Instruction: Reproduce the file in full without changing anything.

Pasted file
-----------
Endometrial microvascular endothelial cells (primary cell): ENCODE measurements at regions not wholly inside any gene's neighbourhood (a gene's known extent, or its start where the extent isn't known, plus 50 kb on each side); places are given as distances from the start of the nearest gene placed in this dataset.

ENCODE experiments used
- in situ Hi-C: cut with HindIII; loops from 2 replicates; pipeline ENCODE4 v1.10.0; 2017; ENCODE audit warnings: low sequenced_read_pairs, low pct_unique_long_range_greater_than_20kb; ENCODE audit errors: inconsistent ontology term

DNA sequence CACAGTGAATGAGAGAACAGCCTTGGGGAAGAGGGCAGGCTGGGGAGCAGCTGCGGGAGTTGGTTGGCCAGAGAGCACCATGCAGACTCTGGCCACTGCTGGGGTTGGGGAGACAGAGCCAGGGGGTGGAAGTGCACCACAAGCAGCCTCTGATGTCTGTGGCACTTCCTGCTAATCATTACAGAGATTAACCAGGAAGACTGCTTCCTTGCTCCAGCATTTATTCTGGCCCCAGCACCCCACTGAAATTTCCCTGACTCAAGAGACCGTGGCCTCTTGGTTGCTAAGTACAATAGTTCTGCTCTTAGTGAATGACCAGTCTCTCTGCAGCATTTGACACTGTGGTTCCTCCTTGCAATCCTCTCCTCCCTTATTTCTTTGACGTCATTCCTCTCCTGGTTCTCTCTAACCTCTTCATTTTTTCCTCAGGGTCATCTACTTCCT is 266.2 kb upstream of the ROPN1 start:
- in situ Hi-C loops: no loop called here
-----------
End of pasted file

Endometrial microvascular endothelial cells (primary cell): ENCODE measurements at regions not wholly inside any gene's neighbourhood (a gene's known extent, or its start where the extent isn't known, plus 50 kb on each side); places are given as distances from the start of the nearest gene placed in this dataset.

ENCODE experiments used
- in situ Hi-C: cut with HindIII; loops from 2 replicates; pipeline ENCODE4 v1.10.0; 2017; ENCODE audit warnings: low sequenced_read_pairs, low pct_unique_long_range_greater_than_20kb; ENCODE audit errors: inconsistent ontology term

DNA sequence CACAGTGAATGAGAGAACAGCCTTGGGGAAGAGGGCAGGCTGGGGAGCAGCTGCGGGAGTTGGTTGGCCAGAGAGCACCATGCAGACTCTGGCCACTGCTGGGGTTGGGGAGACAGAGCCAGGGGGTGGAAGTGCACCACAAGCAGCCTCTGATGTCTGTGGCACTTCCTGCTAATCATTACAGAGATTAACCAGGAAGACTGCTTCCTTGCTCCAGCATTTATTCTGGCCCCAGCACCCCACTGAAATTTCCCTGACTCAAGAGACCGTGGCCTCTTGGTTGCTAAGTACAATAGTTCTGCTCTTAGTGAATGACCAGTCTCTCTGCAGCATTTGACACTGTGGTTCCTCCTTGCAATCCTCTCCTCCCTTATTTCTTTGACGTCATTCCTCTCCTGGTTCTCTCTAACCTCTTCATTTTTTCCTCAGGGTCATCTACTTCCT is 266.2 kb upstream of the ROPN1 start:
- in situ Hi-C loops: no loop called here